Tag Archives: culture

Friday Fun with Infographics: Whedonverse Edition

movies-joss-whedon-whedonverse-infographic_1

Now, I’ve seen some pretty intense Whedonverse infographics in my time… there’s a lot of crossover in Joss’ work, and you can make a whole bunch of connections on different levels if you’re so inclined. Seriously, people study his work at university because it’s so impressively involved and intertwined.

Anywho, I quite fancy this basic infographic which shows how Whedon likes to reuse actors across different shows and films.

There’s a couple of really great instructional design techniques that I think are worth pointing out:

  • MIND MAP LAYOUT: the mind map style of this infographic makes it really engaging to look at, but it also makes the information contained in it look really accessible to the reader. Thumbs up.
  • USE OF KEY: I’m always appreciative of a good map key. This one is super straight forward, and therefore effective. Each film/show is represented by a colour, and the colour used to outline the character picture corresponds. Really straightforward, gets the point across, and doesn’t really ‘interfere’ with the information. It’s just sitting there in a really convenient way.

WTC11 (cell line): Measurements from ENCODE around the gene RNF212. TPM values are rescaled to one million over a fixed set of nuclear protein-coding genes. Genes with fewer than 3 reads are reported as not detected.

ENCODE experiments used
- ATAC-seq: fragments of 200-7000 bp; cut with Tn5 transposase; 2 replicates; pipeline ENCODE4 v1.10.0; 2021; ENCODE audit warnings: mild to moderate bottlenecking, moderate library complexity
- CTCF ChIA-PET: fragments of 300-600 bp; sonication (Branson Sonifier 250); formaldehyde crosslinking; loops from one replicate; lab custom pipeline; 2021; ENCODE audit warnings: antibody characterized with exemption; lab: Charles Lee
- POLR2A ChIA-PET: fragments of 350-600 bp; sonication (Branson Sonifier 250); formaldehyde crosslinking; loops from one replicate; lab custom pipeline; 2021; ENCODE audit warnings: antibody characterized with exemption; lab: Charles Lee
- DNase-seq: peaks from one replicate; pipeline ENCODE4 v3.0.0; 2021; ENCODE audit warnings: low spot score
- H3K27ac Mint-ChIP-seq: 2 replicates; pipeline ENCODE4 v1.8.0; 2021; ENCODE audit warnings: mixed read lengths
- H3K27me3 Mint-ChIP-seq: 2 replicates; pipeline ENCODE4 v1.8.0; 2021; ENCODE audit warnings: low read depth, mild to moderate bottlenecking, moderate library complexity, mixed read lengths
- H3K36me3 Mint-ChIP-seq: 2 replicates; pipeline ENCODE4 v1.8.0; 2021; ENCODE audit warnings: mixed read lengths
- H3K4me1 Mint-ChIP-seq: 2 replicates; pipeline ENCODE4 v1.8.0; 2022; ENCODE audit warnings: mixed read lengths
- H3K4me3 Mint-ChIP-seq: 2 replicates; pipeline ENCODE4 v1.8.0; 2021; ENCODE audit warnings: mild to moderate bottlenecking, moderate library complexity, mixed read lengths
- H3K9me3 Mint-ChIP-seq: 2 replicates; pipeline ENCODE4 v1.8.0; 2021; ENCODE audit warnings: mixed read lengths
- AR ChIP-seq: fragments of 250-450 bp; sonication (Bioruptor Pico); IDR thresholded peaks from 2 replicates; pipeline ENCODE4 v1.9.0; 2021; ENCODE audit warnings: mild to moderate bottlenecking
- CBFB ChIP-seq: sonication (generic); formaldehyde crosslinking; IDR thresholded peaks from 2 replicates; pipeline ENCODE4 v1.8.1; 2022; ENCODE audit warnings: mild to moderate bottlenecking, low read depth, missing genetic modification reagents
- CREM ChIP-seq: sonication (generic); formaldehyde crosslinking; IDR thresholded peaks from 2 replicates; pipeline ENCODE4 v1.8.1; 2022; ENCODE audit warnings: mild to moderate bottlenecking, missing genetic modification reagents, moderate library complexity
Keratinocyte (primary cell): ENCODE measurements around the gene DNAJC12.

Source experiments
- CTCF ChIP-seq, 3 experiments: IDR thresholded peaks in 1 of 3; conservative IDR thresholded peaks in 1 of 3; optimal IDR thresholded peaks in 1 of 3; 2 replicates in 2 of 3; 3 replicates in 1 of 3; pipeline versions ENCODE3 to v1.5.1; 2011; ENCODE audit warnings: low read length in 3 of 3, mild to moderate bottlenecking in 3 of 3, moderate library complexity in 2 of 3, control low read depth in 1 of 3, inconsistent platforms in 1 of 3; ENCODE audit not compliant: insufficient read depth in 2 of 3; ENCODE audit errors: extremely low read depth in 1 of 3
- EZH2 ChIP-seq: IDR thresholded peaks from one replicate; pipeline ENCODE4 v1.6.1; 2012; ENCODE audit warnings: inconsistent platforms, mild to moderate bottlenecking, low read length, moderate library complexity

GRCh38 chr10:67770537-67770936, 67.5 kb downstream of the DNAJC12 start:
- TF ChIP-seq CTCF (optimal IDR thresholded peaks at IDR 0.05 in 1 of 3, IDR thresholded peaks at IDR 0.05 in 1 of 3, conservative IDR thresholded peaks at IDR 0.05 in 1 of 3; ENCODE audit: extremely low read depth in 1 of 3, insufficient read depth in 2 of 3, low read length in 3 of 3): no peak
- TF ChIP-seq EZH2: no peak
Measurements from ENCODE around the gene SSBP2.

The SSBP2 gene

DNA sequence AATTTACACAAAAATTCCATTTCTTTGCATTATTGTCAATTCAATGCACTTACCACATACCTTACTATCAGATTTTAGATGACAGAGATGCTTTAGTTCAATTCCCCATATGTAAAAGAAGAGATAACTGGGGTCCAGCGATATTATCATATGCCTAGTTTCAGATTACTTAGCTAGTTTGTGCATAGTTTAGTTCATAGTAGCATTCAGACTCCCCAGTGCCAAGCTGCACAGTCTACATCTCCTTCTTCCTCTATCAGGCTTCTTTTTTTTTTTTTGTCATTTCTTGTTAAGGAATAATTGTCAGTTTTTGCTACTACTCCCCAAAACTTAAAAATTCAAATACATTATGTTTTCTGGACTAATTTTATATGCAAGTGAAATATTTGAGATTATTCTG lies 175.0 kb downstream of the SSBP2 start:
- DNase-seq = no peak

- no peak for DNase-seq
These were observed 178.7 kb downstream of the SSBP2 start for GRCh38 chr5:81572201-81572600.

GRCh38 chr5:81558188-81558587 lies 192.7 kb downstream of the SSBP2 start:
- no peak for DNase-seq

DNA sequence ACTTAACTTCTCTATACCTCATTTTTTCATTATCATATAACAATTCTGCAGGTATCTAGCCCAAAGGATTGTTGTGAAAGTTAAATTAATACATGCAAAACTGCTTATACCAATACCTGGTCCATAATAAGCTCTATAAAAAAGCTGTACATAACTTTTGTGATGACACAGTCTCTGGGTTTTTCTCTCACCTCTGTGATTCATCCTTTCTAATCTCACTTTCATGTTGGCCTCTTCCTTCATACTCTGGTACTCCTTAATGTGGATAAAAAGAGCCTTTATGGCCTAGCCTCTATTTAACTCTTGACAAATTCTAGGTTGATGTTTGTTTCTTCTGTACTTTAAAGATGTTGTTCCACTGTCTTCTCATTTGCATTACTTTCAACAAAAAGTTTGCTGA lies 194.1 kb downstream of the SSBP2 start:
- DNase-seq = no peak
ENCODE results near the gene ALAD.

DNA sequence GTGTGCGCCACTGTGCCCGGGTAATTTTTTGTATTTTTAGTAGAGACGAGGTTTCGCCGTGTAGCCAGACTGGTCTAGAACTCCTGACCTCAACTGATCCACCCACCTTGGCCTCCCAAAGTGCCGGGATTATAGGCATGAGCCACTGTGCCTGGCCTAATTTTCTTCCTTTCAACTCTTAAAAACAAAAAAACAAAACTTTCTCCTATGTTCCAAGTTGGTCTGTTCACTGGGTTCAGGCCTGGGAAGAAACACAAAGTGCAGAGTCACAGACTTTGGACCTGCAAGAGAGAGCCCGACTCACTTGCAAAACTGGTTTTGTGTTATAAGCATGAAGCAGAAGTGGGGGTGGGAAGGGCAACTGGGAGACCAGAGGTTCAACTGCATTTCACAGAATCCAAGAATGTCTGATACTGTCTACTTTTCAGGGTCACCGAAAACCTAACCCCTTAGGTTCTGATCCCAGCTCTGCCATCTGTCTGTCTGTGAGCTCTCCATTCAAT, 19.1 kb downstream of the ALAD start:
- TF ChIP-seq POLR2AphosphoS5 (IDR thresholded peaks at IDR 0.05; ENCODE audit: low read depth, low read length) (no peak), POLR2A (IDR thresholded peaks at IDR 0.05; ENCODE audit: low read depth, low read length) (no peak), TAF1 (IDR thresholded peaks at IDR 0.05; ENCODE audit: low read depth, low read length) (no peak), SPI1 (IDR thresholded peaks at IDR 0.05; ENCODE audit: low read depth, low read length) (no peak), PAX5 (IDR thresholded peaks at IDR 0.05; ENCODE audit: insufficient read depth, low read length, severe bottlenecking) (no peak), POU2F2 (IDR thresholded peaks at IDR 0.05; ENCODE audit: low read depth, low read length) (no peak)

I’m not so sure about the illustration of Joss used as the central image… it’s a great illustration, but I find it weird having the ‘master’ of the work portrayed in character, while all the other images used are photos. Maybe they could have just used a photo of Joss for design consistency?

Click on the image to see the infographic in full. Have a great weekend, y’all!

Infographic Source: DigitalSpy.co.nz

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Friday Infographic Fun: Bey Day

Ahh, I’m going to see Beyoncé at Vector Arena tonight! I’m beyond super excited for it. So to celebrate, here’s a fun Beyoncé infographic put together by The Guardian earlier this year.

Does Beyoncé seem to take herself a little too seriously sometimes? Yeah, but I guess if my name and image was a million dollar industry, I’d probably be a little serious too. I love the Guardian’s approach to this – it’s very tongue in cheek, very British.

Happy Bey Day!

 

Bonus image: a breakdown of the Single Ladies dance. I thought this was really clever, because it’s INSTANTLY recognisable, despite the fact there’s no text on the image at all. The directional lines are awesome, they really do bring movement to the static image. And in fabulous instructional design form, I can tell exactly what movement is required by the diagram. Bravo!

Infographic Source: The Guardian, Comatose Bunny via tumblr

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If you liked Amy Webb, you’ll love…

“Why can’t we make a computer to match lonely people with one thing in common: to fall in love with each other?” – En Vogue, 1992

 

Great news, En Vogue! Since 1992, we’ve actually built pretty robust computers that can do just that! I really enjoyed this video that looks inside the math of dating, take a peek for yourself this weekend.

TED Blog